Until Friday, Peter Brister had a hole in his heart where a mother's love should have been.

The hole made him ache, wore him out and drove him to drink.

Then finally, after 25 years of searching, Brister, now 40, came face to face with the mother he didn't remember but missed more than he thought possible.

"I need her. I've needed her for 40 years," said Brister, who was taken to live with his father's parents when he was 6 months old.

After an emotional reunion Friday at the Gaithersburg apartment of his mother, 62-year-old Wanda Rucker, Brister's immediate family had grown by not one, but eight. He now has two brothers and five sisters, not to mention a brood of at least 20 nieces and nephews, just in time for Christmas.

Brister drove from his home in Cortland, Ohio, to meet his mother Friday evening. After 25 years of near-constant searching for her whereabouts, he finally struck gold on a genealogy Web site. Then he had to find his way around the Washington suburbs. "I got lost for about an hour and a half," he said. But that didn't deter him.

"It took a long time, but I finally did it, and I think it's going to be worth it," Brister said.

Yesterday, he sat in Rucker's apartment with his mom and her other sons, Charles Anderson, 37, and Patrick Brister, 39, trying to get to know his new family. It will take much longer: Two sisters were adopted years ago and are believed to be living in Las Vegas, but the family has not been able to find them.

The family lost its way when Brister was an infant. All he wants to say of his father, Clarence Brister, who died in 1978 and was an occasional presence in his life, is that he was "not a nice person." When his mother and father began having problems, his father took him to live with grandparents in Ohio. A year later, the couple split, and Clarence Brister left baby Patrick with one of Rucker's sisters in Altoona, Pa.

Rucker would marry and remarry, move several times and have six more children over the years, but she says she always wondered about Peter.

"I did try to find him," she said. But when Clarence Brister's parents moved, she lost contact. "I didn't know where he was."

Brister doesn't blame her now, he said. "I hated my mother for all those years, but I'm here now, and now I love her," he said.

Today, she is fragile, her words few and her eyes watery. Her youngest son, Charles, worries about her health. "I think this might be a little bit too much. Got to keep an eye on her," he said.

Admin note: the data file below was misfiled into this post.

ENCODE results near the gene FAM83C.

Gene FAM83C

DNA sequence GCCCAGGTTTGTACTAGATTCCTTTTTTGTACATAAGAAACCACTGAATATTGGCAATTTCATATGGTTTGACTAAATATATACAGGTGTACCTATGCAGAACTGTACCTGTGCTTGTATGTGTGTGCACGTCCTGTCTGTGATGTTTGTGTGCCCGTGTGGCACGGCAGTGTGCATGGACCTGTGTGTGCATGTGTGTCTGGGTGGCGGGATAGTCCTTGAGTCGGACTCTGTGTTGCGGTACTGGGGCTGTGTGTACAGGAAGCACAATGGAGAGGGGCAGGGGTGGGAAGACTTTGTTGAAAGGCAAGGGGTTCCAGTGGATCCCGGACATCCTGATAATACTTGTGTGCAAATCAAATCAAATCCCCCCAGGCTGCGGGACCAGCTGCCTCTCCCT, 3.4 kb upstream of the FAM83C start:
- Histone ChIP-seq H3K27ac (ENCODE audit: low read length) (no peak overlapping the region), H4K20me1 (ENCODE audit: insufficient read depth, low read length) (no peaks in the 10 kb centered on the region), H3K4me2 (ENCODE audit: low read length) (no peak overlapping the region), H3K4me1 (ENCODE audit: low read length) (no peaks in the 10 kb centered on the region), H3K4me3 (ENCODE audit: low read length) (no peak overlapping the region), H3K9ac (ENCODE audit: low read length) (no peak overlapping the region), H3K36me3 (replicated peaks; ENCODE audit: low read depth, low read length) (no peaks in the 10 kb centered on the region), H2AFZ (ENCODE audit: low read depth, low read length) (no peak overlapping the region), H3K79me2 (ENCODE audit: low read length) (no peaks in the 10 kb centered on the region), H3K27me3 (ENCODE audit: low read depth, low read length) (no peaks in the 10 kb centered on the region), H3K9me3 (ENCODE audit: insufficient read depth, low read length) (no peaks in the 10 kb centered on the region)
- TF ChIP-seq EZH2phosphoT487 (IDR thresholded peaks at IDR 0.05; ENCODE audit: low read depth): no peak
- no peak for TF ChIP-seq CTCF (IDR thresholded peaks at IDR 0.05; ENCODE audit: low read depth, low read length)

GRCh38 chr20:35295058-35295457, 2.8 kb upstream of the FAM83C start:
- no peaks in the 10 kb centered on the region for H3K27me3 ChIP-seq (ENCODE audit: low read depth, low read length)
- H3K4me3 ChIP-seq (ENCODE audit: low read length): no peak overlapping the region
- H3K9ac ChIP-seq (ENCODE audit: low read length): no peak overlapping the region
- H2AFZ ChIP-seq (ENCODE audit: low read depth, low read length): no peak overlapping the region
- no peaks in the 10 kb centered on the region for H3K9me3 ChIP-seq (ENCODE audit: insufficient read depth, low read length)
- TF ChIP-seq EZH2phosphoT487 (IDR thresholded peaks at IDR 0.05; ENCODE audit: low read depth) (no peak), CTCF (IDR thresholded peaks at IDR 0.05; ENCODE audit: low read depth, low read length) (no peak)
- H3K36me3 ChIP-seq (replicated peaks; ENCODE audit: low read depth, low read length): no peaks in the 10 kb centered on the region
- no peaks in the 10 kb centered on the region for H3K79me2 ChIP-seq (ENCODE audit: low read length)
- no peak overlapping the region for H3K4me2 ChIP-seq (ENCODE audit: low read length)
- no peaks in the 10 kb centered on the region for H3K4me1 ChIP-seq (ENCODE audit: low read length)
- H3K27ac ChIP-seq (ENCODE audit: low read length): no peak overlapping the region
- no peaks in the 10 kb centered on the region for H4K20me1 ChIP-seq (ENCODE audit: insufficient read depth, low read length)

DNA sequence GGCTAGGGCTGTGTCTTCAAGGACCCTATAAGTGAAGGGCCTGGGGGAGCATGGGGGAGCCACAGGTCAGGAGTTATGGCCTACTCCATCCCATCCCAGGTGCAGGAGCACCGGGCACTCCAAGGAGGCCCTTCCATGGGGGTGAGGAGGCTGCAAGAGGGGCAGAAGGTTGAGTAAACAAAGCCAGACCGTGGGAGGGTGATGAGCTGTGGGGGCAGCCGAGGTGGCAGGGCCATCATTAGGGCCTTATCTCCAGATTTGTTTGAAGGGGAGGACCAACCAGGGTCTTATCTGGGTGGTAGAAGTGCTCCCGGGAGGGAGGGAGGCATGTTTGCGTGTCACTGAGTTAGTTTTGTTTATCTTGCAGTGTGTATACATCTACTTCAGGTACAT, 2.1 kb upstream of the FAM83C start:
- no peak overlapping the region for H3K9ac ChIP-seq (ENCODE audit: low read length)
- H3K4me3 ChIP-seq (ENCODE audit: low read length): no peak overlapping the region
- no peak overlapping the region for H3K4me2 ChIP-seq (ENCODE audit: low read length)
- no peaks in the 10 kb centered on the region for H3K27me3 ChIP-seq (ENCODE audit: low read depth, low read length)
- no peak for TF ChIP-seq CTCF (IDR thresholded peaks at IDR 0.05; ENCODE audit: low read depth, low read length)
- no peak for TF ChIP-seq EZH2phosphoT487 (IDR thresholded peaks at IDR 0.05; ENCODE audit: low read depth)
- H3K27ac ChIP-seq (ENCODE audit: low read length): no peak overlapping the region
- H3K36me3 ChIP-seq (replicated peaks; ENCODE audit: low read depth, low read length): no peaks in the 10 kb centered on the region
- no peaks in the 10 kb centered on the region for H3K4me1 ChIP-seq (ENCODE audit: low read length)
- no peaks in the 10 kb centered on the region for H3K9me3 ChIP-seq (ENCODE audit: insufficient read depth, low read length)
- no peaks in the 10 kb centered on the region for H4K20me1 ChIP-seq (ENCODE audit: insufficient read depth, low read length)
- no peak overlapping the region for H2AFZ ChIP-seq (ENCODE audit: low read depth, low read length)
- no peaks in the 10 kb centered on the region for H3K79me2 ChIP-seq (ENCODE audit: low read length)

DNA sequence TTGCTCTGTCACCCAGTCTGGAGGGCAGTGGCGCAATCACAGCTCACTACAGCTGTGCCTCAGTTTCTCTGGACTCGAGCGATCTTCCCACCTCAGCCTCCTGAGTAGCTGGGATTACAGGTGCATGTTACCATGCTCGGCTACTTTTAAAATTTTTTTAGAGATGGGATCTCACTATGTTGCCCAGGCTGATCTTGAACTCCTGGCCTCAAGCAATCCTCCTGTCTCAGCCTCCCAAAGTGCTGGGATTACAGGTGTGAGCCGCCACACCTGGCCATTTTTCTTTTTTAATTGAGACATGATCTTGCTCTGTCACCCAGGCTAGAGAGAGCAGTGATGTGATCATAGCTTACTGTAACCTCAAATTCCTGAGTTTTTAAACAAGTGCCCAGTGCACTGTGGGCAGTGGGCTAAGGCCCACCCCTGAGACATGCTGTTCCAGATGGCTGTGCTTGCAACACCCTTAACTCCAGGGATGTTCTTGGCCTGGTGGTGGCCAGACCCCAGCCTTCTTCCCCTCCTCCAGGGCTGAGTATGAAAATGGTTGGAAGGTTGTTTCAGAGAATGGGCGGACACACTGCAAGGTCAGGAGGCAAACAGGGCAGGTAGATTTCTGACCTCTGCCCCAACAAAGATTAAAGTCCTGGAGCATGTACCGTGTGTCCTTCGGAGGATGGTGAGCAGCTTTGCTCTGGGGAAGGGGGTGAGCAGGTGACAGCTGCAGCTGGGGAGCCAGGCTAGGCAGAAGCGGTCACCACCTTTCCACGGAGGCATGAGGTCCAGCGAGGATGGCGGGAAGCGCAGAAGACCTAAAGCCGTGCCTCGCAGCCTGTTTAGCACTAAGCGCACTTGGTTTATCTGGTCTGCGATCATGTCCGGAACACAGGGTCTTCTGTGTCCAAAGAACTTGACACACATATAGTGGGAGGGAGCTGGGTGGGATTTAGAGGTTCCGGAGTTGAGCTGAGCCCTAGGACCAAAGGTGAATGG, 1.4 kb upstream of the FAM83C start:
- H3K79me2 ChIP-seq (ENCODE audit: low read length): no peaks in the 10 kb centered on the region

But she said she's happy to have her sons together. Already they were acting like brothers yesterday, Patrick snatching the baseball cap from Peter's head and clowning around in front of a photographer.

Patrick grew up wishing for a father, while Peter never felt his mother's love. The two found each other on the Internet, after Peter's previous efforts--contacting private investigators, search companies, even the television show "Unsolved Mysteries"--proved fruitless.

Four years ago, Brister posted a message on a genealogy Web site, and it yielded nothing until a few weeks ago, when he checked and saw a message from his brother, who was hunting for his dad.

"I sat back, took a deep breath, called my wife and said, 'Look, I found my brother,' " Brister said.

The brothers grew up apart but shared much. Both were troubled children; Peter ended up in foster care, and Patrick in a county home for children. Both started having families of their own at early ages (seven children for Peter, six for Patrick), and both work in construction. And both were missing something.

"He's the lucky one. I never got to meet my father," Patrick Brister said. "If I had met my father, I didn't know what I was going to say. I didn't know whether I would love him or hate him."

Peter Brister wants to be part of his mother's life. "I told her I'm going to be a pain in the ass," he said.

Next, he'll go with Patrick to Altoona, where Patrick lives, to get to know three of his sisters, and then the family will search for its two other members. The reunion, albeit emotional, wasn't a complete resolution.

"I still have questions. We have to talk," Brister said. "But the pain is gone."

CAPTION: Peter Brister, left, and brother Patrick talk about their reunion, nearly 40 years after their parents separated.